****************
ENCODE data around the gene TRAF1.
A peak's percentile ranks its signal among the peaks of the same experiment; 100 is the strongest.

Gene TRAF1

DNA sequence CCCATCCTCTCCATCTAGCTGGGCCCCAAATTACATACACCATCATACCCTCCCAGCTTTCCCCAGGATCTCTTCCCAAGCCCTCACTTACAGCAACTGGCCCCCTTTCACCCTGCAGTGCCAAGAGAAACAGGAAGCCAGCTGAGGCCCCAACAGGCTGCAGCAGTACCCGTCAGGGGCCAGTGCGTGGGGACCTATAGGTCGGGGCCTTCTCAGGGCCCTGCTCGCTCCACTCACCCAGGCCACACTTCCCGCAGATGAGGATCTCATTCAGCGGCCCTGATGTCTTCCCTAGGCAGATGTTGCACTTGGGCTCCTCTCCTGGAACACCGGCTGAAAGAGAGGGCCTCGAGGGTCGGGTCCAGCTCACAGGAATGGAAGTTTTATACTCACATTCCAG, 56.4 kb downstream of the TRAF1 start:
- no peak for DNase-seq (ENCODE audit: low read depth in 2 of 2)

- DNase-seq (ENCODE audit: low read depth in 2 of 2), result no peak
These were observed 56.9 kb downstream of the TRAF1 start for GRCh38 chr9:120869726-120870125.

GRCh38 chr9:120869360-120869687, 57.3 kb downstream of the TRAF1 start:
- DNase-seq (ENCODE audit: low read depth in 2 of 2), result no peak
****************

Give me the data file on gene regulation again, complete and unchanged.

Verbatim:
ENCODE data around the gene TRAF1.
A peak's percentile ranks its signal among the peaks of the same experiment; 100 is the strongest.

Gene TRAF1

DNA sequence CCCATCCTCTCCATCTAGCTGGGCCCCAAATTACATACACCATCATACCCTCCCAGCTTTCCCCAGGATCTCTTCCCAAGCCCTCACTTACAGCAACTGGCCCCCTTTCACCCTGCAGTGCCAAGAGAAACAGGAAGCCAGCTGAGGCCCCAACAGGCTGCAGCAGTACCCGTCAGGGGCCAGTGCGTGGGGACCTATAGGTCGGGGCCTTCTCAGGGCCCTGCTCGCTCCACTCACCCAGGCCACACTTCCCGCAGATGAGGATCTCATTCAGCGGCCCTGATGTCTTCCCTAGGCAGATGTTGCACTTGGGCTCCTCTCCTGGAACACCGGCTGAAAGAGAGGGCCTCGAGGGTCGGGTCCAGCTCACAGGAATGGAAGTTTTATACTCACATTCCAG, 56.4 kb downstream of the TRAF1 start:
- no peak for DNase-seq (ENCODE audit: low read depth in 2 of 2)

- DNase-seq (ENCODE audit: low read depth in 2 of 2), result no peak
These were observed 56.9 kb downstream of the TRAF1 start for GRCh38 chr9:120869726-120870125.

GRCh38 chr9:120869360-120869687, 57.3 kb downstream of the TRAF1 start:
- DNase-seq (ENCODE audit: low read depth in 2 of 2), result no peak